Show simple item record

Files in this item


Item metadata

dc.contributor.authorRamos-Fernandez, Gabriel
dc.contributor.authorKing, Andrew J.
dc.contributor.authorBeehner, Jacinta C.
dc.contributor.authorBergman, Thore J.
dc.contributor.authorCrofoot, Margaret C.
dc.contributor.authorDi Fiore, Anthony
dc.contributor.authorLehmann, Julia
dc.contributor.authorSchaffner, Colleen M.
dc.contributor.authorSnyder-Mackler, Noah
dc.contributor.authorZuberbühler, Klaus
dc.contributor.authorAureli, Filippo
dc.contributor.authorBoyer, Denis
dc.identifier.citationRamos-Fernandez , G , King , A J , Beehner , J C , Bergman , T J , Crofoot , M C , Di Fiore , A , Lehmann , J , Schaffner , C M , Snyder-Mackler , N , Zuberbühler , K , Aureli , F & Boyer , D 2018 , ' Quantifying uncertainty due to fission–fusion dynamics as a component of social complexity ' , Proceedings of the Royal Society B: Biological Sciences , vol. 285 , no. 1879 , 20180532 .
dc.identifier.otherORCID: /0000-0001-8378-088X/work/64360637
dc.descriptionFunding was provided by CONACYT and Instituto Politécnico Nacional (G.R.F.), Santander Mobility Award/Swansea University (A.J.K.), Wildlife Conservation Society, National Geographic Society, Leakey Foundation, National Science Foundation and the National Institute on Aging (T.J.B., J.C.B. and N.S.M.), National Geographic, CONACYT and Chester Zoo (F.A. and C.S.), UNAM PAPIIT-105015 (D.B.), NSF IOS-1255974, BCS-0715179 (T.B. and J.B.), SBE-1723237 and NIH R00-AG051764 (N.S.M.) (T.B. and J.B.) and NSF III 1514174 and David and Lucile Packard Foundation 2016-65130 (M.C.C.).en
dc.description.abstractGroups of animals (including humans) may showflexible grouping patterns, in which temporary aggregations or subgroups come together and split, changing composition over short temporal scales, (i.e. fission and fusion). A high degree of fission–fusion dynamics may constrain the regulation of social relationships, introducing uncertainty in interactions between group members. Here we use Shannon’s entropy to quantify the predictability of subgroup composition for three species known to differ in the way their subgroups come together and split over time: spider monkeys (Ateles geoffroyi), chimpanzees (Pan troglodytes) and geladas (Theropithecus gelada). We formulate a random expectation of entropy that considers subgroup size variation and sample size, against which the observed entropy in subgroup composition can be compared. Using the theory of set partitioning, we also develop a method to estimate the number of subgroups that the group is likely to be divided into, based on the composition and size of single focal subgroups. Our results indicate that Shannon’s entropy and the estimated number of subgroups present at a given time provide quantitative metrics of uncertainty in the social environment (within which social relationships must be regulated) for groups with different degrees of fission–fusion dynamics. These metrics also represent an indirect quantification of the cognitive challenges posed by socially dynamic environments. Overall, our novel methodological approach provides new insight for understanding the evolution of social complexity and the mechanisms to cope with the uncertainty that results from fission–fusion dynamics.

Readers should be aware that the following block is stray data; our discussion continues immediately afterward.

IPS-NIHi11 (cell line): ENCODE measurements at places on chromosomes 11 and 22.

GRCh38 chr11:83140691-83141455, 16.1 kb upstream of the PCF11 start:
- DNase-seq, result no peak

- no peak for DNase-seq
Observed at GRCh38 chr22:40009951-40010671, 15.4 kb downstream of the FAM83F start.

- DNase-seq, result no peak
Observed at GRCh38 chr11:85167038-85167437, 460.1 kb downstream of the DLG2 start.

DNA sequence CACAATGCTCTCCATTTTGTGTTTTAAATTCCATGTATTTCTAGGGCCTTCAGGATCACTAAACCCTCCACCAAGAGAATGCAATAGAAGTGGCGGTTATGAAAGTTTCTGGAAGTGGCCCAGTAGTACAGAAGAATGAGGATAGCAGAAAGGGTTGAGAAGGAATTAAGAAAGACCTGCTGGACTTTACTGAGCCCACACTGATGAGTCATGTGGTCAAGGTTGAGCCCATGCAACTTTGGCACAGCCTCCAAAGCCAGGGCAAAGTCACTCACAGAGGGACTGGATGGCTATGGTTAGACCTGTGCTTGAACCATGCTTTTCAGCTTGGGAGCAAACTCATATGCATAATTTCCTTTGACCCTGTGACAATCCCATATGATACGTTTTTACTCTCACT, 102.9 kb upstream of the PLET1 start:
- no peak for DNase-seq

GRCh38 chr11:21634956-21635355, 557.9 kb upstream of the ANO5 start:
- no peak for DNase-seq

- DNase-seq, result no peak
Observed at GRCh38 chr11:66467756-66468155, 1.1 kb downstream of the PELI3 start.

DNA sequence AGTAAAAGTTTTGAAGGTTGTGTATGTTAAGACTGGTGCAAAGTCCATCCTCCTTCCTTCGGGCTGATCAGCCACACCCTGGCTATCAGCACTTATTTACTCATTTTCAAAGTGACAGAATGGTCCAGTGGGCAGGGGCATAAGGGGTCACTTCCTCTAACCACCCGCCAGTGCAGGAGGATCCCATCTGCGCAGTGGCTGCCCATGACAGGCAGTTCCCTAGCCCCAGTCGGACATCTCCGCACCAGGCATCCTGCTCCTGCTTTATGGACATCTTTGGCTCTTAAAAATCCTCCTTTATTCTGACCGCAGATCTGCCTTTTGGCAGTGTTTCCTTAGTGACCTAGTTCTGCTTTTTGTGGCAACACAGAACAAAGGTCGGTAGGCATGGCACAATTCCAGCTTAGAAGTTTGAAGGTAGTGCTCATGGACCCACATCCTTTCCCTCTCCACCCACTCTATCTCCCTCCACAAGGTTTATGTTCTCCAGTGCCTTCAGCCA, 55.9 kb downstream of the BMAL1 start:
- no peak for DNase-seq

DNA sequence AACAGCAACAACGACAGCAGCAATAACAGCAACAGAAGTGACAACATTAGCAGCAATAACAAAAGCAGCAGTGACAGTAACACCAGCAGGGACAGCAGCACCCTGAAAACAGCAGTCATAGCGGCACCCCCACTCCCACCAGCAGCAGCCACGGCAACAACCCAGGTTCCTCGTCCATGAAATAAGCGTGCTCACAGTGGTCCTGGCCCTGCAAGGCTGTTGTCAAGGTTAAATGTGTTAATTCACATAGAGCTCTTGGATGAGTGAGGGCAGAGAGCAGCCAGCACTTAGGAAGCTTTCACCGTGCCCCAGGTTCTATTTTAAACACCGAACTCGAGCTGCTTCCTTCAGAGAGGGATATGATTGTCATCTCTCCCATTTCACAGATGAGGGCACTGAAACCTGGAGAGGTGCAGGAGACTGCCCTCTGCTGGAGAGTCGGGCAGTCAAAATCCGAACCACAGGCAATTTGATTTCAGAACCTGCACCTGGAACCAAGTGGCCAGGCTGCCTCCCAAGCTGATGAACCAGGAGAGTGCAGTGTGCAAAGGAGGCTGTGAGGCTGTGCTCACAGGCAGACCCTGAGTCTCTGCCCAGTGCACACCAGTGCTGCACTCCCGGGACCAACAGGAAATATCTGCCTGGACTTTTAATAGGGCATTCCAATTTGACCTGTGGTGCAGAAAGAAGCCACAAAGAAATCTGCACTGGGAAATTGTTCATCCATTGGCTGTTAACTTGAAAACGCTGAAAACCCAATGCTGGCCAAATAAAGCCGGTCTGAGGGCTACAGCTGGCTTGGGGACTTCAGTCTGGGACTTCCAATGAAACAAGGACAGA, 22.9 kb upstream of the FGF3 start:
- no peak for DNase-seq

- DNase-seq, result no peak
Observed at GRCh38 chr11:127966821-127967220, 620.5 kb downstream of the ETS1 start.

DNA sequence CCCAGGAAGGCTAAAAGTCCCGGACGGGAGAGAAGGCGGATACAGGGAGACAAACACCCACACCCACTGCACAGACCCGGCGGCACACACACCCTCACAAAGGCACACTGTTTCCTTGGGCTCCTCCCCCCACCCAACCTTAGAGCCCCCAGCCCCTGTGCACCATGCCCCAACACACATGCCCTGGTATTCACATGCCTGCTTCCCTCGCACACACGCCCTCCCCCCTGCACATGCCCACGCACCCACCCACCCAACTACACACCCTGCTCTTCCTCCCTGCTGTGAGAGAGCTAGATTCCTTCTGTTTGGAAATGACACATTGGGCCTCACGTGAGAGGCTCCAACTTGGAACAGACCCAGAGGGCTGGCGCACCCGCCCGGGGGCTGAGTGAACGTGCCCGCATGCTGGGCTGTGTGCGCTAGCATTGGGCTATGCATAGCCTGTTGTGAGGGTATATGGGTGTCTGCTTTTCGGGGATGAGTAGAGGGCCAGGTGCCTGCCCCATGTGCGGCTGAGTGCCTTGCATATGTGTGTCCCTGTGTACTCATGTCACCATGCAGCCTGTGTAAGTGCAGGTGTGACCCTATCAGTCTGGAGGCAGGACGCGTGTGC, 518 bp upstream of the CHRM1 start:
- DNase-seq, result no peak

dc.relation.ispartofProceedings of the Royal Society B: Biological Sciencesen
dc.subjectFission–fusion dynamicsen
dc.subjectShannon’s entropyen
dc.subjectSocial cognitionen
dc.subjectSocial complexityen
dc.subjectSocial intelligenceen
dc.subjectSocial uncertaintyen
dc.subjectQH301 Biologyen
dc.subjectBF Psychologyen
dc.subjectBiochemistry, Genetics and Molecular Biology(all)en
dc.subjectImmunology and Microbiology(all)en
dc.subjectEnvironmental Science(all)en
dc.subjectAgricultural and Biological Sciences(all)en
dc.titleQuantifying uncertainty due to fission–fusion dynamics as a component of social complexityen
dc.typeJournal articleen
dc.contributor.institutionUniversity of St Andrews. School of Psychology and Neuroscienceen
dc.contributor.institutionUniversity of St Andrews. Institute of Behavioural and Neural Sciencesen
dc.contributor.institutionUniversity of St Andrews. Centre for Social Learning & Cognitive Evolutionen
dc.description.statusPeer revieweden

This item appears in the following Collection(s)

Show simple item record